Let's make beautiful design with purpose

Interviews, talks & workshops 


INTERVIEW: by Almost Real

Beck Marshall and Lila Theodoros
Byron Bay


Name: Beck Marshall and Lila Theodoros
Occupation: Paradiso Magazine Managing Editor (Beck), Design/Production Manager (Lila)
Location: Byron Bay

How do you know each other?
Beck: We randomly met at a cafe, Lila was wearing a perfect colour combo, holding one of my favourite magazines, I couldn’t let her go without complimenting her and her fine taste.
Lila: I was waiting for my coffee, flicking through a magazine I had just bought and Beck yelled at me, “Is that the latest issue?? I’m in that!”, and we just got talking about all things magazine.

What are your creative backgrounds?
Beck: Lila is the Owner and Designer at Oh Babushka, a design studio. I am more peripatetic. I swing between editor, occasional stylist, creative director and mum.
Lila: Um, Beck is a creative super star! She has worked with major international brands as either Stylist or Creative Director. She also ran her own, very successful, high end children’s fashion publication Papier Mache for more than ten years. And, last year, launched her new publication The New Story – a beautiful ode to motherhood, daughter-hood and sisterhood. She is amazing and I am lucky to work with her. I currently run my own design studio Oh Babushka with a focus on creative brand development. But magazines are my passion – I have worked in publishing since 2002 and was Art Director for a creative street press magazine in Brisbane for five years.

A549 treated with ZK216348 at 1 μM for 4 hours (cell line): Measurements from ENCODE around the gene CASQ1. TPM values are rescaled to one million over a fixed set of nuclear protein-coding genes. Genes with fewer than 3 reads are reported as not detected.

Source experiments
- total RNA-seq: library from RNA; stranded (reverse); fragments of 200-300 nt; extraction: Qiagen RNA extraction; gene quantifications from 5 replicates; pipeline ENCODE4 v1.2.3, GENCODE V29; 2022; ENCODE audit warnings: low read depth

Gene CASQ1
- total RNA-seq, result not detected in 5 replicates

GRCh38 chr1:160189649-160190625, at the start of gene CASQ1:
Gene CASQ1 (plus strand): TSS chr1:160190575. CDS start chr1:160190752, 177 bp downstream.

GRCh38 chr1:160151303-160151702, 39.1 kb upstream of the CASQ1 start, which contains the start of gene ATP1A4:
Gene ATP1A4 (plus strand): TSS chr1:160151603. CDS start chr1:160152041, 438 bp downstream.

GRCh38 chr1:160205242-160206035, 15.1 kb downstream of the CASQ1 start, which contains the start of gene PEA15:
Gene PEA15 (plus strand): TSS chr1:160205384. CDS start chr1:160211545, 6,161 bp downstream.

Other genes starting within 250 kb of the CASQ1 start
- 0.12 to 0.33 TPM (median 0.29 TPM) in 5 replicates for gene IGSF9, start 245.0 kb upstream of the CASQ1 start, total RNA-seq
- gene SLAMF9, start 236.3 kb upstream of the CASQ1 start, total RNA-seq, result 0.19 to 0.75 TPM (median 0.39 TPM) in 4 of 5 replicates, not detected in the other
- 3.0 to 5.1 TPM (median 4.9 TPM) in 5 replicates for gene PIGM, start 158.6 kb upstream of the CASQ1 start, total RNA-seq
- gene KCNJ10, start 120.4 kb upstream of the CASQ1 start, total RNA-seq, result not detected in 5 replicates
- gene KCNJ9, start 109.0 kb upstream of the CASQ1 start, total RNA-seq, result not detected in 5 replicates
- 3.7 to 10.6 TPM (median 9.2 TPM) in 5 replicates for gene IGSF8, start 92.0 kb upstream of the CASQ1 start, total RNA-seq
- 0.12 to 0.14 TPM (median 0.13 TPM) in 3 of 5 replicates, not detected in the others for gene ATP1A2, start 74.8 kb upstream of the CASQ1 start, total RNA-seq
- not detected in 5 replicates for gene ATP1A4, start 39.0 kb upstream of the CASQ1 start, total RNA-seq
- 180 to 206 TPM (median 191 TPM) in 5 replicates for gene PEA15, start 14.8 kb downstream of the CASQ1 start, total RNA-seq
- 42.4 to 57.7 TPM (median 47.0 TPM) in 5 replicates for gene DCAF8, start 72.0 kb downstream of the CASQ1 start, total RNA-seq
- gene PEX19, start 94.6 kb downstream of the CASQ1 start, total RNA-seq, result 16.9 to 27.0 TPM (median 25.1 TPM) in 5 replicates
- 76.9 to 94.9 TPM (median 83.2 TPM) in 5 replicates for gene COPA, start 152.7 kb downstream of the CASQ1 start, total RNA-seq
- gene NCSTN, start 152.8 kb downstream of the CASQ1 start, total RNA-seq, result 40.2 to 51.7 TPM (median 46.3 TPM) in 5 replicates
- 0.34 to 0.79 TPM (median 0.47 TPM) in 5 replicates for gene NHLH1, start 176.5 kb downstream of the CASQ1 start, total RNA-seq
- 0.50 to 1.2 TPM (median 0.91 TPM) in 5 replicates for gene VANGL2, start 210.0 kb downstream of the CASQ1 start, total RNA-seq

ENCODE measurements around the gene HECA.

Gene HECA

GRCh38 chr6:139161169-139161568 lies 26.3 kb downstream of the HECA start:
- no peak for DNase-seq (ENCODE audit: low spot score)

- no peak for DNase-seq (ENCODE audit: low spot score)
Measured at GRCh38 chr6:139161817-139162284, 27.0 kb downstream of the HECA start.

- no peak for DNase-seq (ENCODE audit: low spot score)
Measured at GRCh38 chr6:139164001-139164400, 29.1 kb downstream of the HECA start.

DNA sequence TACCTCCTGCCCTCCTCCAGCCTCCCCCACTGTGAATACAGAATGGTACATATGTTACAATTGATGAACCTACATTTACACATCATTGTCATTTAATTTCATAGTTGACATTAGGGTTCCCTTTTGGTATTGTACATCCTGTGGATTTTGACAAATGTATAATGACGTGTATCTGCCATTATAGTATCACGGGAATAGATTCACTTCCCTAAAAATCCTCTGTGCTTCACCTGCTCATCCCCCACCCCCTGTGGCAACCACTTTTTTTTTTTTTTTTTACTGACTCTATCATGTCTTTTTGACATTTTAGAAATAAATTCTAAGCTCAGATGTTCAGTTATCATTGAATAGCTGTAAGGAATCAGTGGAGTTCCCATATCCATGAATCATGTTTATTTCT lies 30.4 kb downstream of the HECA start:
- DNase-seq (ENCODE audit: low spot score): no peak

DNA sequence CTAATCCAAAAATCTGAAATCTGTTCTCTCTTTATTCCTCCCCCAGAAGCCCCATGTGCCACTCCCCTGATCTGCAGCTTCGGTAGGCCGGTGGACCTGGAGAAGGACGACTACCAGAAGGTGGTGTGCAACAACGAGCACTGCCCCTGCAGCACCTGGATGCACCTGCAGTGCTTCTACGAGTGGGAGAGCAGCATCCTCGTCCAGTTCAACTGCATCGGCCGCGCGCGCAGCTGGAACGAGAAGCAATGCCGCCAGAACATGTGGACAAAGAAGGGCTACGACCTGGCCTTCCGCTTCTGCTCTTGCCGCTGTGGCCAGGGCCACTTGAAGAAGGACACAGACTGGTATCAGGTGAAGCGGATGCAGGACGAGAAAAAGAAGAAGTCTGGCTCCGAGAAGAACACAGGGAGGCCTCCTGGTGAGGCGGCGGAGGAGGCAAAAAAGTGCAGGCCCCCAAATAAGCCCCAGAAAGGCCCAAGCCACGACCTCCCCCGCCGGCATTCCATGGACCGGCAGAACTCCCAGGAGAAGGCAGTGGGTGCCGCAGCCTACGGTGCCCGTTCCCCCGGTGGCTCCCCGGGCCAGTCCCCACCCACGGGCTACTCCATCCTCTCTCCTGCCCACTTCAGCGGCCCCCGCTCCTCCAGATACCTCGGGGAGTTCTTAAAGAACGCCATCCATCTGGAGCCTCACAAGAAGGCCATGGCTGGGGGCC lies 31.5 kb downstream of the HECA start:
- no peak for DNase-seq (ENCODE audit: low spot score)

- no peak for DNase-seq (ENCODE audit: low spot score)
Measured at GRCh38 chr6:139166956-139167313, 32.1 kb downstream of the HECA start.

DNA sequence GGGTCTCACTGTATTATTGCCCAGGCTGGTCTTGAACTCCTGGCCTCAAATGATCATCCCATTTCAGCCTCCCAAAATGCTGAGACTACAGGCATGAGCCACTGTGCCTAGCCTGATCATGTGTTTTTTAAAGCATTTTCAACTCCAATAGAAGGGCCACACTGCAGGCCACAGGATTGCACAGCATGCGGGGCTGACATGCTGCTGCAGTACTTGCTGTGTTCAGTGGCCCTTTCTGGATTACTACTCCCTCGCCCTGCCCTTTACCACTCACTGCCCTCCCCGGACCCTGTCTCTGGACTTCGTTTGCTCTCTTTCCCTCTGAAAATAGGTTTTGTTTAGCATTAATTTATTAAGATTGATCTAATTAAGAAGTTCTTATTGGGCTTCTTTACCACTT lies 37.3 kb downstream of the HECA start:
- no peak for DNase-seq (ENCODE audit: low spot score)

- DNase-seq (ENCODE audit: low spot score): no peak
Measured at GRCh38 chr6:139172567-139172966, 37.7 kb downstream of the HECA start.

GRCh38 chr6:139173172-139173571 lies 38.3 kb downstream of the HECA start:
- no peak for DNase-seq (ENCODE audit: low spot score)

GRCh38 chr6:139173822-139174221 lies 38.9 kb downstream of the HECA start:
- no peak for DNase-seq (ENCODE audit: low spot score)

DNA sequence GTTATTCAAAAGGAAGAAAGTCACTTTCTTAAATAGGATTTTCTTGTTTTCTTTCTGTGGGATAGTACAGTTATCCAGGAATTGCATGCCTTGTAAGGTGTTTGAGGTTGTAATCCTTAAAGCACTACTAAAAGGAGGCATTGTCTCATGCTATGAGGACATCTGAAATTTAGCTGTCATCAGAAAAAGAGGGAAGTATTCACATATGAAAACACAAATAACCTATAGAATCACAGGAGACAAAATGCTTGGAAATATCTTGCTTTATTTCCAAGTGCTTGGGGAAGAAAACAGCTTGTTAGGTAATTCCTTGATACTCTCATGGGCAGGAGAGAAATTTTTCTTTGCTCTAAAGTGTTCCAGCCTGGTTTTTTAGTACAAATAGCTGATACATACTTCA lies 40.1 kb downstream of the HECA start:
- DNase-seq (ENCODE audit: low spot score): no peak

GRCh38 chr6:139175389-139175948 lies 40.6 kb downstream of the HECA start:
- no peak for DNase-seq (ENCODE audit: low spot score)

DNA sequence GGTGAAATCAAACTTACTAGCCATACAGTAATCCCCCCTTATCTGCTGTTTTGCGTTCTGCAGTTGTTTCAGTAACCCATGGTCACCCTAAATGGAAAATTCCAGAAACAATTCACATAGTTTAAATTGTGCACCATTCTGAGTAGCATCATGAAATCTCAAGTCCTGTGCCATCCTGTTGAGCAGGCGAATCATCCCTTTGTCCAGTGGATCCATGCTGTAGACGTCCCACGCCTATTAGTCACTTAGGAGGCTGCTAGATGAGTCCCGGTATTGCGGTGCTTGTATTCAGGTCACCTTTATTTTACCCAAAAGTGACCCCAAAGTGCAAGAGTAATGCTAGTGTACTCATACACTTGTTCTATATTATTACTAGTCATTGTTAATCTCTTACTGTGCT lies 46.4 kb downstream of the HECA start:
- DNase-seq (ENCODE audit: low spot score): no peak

How did the magazine come about? Did something/someone influence you?
Beck: We were both working on separate projects, chatting daily about how much our town needed a good read… it evolved to a ‘if we made a magazine’ Pinterest board…. to lets actually do it… to oh shit here comes 10,000 copies on the back of a truck.
Lila: Ditto!

How do you keep inspired and creative?
Beck: I think we both find creativity quite easy … Lila is the perfectly focused creative – where as I have a tendency to flutter. It makes the perfect balance.
Lila: Working with Beck means thousands of Instagram messages containing the most amazing and new creative discoveries. It is invaluable to be able to have a friend who can help me dig myself out of a creative black hole with just a simple conversation, followed by a trip down a rabbit hole of ideas! Inspiration comes from all over – like the usual digital places such as Instagram, Pinterest, Behance to the more experiential like film, poetry, nature, music and conversation.

What have been some highlights over the past 12 months?
Beck: Actually producing the mag – no.1. Team Paradiso (Lila, Aarna and myself) has 6 kids between us and juggle other projects so at the end of each issue it always feels like a highlight that we survived another deadline. It’s also a pretty rad feeling to race in to order a coffee at a cafe and see someone enjoying reading your baby…
Lila: Definitely launching issue no. 01 of Paradiso. This has been a dream come true for me! Another major highlight is our new print project that will out at the end of the year – Takeaway. A creative and re-imagined guide book for Northern NSW. We are working so hard on this one and can’t wait to share it with the world!

What changes have you seen in the industry?
Beck: Print media is always changing. That is the beauty of it. It rises and falls, adapts and evolves. I think that is our attraction to it.
Lila: It is very exciting to see the world make the shift back to print media. As we are all overwhelmed by the constant demands on our time and energy by digital sources, picking up a beautiful magazine and slowly reading it while sipping on your coffee is a pleasure we have forgotten we need. Print is grounding, calming, giving and engaging. There was a major move years back to digital everything – but slowly we are realising that this is not real engagement, is not real community, and we do want that. Print, when done well, can provide something real.

Has this affected your approach to your platform?
Beck: Response is healthy. It’s the way we make change and look at ideas differently.